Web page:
In 2013, Rainbow Community School was the first school in North Carolina to be honored as a Green School of Excellence. Recently, we have been awarded this designation for the 4th consecutive year. The NC Green School of Excellence designation honors a school that shows the highest level of commitment to a sustainable campus and environmental education curriculum. Go to the Center for the Environment website by clicking here to learn more about the designation and to read how RCS is featured on the site.
After a renewal application process, Katie Ferrell of the Center for the Environment toured the school and presented us with our certificate of designation. She thanked us for our continued dedication “to teaching students about the interconnectedness of humans and nature and showing the students how to take care for the environment all school year long and especially for empowering students to take on leadership roles in the school, for actively creating community engagement and partnerships, and nurturing the students’ natural curiosity to dive deep into their experiences in the outdoor learning environment.”
As you are probably aware, the natural world serves as an important teacher in the lives of all our students. For example, connection to the natural world is celebrated in our mission to “develop accomplished, confident, and creative learners who are prepared to be compassionate leaders in building a socially just, spiritually connected, and environmentally sustainable world” and as one of our guiding principles “through understanding nature we understand ourselves therefore the learning environment extends into the natural world, the greater community and children spend as much time outside as possible. Children who have a relationship with nature will take care of it.” Additionally, environmental sustainability and stewardship and nature appreciation and education are part of our daily rituals and routines. The Natural Domain is emphasized as one of Seven RCS Learning Domains. From eco-conscious and green building practices, time spent in learning in the out of doors, to earth based celebrations, to Citizen Science, to recycling, composting, water conservation and gardening, to participation in Strive not to Drive Week, Screen Free Week and Blackouts, RCS actively strives to build a compassionate and environmentally sustainable school. Moreover, RCS is recognized by Ashoka to be a Changemaker School. The Changemaker Schools Network is a community of schools that as part of their mission and method support children in developing skills that aim to solve challenging problems and effect positive local, national and global change. To that end, elements of every grade’s curriculum integrates these changemaking skills and efforts and often children have opportunities to discuss, research, and design innovative solutions to many environmental problems. Indeed, Rainbow’s mission and vision incorporate learning that has, at its heart, a desire to instill a love for self and a love for the planet in a changing world.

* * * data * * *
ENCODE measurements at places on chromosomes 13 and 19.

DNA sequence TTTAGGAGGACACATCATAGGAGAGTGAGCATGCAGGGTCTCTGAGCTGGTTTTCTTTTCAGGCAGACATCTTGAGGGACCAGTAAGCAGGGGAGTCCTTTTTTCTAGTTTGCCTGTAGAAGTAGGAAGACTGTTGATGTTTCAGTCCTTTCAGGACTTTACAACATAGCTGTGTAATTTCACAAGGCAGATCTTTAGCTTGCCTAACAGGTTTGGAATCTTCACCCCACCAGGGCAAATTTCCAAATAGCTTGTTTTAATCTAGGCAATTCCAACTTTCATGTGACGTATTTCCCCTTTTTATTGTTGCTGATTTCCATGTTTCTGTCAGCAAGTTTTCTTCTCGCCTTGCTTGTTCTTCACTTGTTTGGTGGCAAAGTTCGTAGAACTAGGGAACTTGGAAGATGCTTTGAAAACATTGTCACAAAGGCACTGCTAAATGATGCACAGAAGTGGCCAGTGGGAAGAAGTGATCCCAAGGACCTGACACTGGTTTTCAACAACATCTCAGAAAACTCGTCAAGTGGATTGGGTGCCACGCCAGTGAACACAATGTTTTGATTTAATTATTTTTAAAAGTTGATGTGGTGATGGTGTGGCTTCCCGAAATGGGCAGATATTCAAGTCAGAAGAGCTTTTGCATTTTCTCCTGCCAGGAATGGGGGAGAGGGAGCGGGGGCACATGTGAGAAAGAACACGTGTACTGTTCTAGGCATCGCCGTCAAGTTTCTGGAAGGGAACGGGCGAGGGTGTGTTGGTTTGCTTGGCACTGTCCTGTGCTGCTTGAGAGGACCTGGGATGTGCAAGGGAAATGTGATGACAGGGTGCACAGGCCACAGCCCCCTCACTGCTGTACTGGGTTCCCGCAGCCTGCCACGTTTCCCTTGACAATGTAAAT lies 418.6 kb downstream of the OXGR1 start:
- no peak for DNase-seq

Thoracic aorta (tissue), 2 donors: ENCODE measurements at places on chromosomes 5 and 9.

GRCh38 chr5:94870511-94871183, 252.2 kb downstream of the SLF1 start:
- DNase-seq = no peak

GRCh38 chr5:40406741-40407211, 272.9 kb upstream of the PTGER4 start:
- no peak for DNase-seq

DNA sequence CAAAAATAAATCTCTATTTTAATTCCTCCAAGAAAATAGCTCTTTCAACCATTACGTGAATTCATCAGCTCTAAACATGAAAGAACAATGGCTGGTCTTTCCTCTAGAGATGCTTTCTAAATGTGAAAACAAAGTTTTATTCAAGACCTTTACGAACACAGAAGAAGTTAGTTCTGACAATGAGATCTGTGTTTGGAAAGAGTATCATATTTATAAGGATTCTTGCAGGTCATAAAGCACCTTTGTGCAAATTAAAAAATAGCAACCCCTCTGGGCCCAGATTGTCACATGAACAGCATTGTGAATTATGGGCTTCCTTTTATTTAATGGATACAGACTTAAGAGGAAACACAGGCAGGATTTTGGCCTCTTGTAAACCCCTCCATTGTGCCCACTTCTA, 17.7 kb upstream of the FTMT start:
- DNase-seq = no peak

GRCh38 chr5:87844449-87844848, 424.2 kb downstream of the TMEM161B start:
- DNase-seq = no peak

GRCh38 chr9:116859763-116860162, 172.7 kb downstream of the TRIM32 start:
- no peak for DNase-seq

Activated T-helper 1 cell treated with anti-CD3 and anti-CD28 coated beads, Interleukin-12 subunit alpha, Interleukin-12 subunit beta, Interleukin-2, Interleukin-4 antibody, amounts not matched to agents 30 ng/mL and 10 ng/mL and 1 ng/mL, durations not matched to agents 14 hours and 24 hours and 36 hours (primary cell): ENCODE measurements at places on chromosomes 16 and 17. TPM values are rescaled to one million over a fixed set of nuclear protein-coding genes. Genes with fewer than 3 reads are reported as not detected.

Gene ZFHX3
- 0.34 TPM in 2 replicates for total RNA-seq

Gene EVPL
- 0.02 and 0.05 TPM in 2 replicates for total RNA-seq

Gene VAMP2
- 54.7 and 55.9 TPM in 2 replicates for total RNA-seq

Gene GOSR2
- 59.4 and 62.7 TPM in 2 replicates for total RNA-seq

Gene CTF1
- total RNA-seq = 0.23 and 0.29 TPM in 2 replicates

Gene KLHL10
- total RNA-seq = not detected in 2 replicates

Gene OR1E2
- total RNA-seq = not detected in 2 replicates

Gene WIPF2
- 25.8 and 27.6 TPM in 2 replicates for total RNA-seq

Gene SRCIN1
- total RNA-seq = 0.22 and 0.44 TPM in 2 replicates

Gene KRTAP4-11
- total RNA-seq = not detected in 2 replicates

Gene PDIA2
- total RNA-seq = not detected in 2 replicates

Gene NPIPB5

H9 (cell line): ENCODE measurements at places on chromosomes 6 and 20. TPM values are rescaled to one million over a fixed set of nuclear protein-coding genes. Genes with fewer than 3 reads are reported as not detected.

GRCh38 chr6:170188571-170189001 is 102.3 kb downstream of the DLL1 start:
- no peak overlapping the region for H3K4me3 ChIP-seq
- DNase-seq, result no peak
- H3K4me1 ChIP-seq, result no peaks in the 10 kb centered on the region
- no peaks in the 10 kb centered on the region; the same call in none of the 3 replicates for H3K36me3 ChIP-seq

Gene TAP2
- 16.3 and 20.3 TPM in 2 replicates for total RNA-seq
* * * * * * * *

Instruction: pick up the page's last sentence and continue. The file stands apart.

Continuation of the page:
Join us for our annual all-school theatrical production featuring individual class performances nestled into the greater structure of the sixth grade play. This year prepare to be whisked away into “The Dream Parade” on a mythic journey through the brilliant shadowlands of the subconcious. Your whole family will be transported to a mystefying world where imagination and dreams come to life and slip into our basic reality.